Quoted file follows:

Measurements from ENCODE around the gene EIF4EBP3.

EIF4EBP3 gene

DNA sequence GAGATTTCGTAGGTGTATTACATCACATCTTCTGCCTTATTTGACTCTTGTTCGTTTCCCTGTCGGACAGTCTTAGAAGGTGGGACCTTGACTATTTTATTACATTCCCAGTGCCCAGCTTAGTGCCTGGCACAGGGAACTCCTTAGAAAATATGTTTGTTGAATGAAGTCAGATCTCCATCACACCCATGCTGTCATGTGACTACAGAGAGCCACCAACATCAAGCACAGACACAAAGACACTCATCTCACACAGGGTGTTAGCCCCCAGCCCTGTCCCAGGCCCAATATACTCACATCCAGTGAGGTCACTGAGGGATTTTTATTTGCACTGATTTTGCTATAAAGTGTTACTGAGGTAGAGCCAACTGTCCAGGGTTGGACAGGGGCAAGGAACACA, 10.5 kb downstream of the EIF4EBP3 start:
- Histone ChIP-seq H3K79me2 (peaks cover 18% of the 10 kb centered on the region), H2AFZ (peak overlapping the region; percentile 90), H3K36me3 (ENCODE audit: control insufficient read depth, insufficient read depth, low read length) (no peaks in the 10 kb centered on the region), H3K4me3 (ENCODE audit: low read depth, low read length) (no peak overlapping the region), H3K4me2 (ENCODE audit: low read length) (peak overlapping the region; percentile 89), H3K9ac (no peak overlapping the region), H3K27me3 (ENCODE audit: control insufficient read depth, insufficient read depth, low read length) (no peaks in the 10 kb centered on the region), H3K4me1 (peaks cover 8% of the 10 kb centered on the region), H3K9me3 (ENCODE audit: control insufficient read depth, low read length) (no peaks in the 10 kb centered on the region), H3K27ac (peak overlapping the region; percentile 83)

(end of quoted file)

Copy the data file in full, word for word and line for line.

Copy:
Measurements from ENCODE around the gene EIF4EBP3.

EIF4EBP3 gene

DNA sequence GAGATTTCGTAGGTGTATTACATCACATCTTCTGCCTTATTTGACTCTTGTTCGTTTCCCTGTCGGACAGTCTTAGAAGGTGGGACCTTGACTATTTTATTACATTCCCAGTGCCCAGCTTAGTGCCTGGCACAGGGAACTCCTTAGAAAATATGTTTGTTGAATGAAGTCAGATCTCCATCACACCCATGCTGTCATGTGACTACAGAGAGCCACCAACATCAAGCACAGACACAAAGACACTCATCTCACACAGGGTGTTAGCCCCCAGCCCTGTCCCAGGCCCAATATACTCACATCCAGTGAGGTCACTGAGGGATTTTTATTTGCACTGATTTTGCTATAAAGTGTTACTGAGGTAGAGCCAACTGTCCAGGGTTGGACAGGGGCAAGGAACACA, 10.5 kb downstream of the EIF4EBP3 start:
- Histone ChIP-seq H3K79me2 (peaks cover 18% of the 10 kb centered on the region), H2AFZ (peak overlapping the region; percentile 90), H3K36me3 (ENCODE audit: control insufficient read depth, insufficient read depth, low read length) (no peaks in the 10 kb centered on the region), H3K4me3 (ENCODE audit: low read depth, low read length) (no peak overlapping the region), H3K4me2 (ENCODE audit: low read length) (peak overlapping the region; percentile 89), H3K9ac (no peak overlapping the region), H3K27me3 (ENCODE audit: control insufficient read depth, insufficient read depth, low read length) (no peaks in the 10 kb centered on the region), H3K4me1 (peaks cover 8% of the 10 kb centered on the region), H3K9me3 (ENCODE audit: control insufficient read depth, low read length) (no peaks in the 10 kb centered on the region), H3K27ac (peak overlapping the region; percentile 83)